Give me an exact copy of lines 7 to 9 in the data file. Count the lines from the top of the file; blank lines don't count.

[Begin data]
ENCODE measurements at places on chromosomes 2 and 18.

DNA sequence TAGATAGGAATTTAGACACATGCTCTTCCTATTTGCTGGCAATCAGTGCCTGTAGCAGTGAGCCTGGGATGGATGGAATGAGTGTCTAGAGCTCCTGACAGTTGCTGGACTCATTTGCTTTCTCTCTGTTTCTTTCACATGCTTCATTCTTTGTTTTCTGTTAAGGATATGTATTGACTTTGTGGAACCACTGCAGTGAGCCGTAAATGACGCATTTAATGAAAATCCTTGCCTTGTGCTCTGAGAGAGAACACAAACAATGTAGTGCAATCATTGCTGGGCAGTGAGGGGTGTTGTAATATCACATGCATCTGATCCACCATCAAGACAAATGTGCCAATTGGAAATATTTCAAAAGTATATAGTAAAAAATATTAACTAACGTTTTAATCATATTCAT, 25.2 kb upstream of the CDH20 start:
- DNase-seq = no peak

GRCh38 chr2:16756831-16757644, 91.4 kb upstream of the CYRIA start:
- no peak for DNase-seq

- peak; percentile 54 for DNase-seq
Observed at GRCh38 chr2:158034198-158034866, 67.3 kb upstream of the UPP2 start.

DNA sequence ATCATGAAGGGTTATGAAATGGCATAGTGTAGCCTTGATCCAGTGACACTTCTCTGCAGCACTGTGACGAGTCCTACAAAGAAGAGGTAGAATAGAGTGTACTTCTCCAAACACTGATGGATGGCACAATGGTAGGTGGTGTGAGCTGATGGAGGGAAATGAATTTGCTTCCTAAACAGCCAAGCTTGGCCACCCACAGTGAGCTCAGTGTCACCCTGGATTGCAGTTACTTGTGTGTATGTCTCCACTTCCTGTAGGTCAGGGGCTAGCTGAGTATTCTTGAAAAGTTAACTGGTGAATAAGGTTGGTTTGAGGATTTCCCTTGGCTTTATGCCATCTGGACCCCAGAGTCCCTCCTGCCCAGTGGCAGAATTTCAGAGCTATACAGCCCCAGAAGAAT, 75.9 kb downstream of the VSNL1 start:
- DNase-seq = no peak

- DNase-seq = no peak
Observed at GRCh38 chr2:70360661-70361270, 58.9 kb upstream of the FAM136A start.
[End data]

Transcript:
Observed at GRCh38 chr2:158034198-158034866, 67.3 kb upstream of the UPP2 start.

DNA sequence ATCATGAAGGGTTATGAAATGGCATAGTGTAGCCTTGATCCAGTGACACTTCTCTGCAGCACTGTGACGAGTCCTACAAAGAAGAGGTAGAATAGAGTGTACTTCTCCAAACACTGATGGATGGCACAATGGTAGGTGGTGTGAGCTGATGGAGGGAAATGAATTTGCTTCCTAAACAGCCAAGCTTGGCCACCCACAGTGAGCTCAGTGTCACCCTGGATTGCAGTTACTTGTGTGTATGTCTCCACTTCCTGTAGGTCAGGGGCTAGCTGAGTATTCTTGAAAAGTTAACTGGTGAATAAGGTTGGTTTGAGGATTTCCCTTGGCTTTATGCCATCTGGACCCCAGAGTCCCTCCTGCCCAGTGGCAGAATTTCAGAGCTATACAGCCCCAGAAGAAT, 75.9 kb downstream of the VSNL1 start:
- DNase-seq = no peak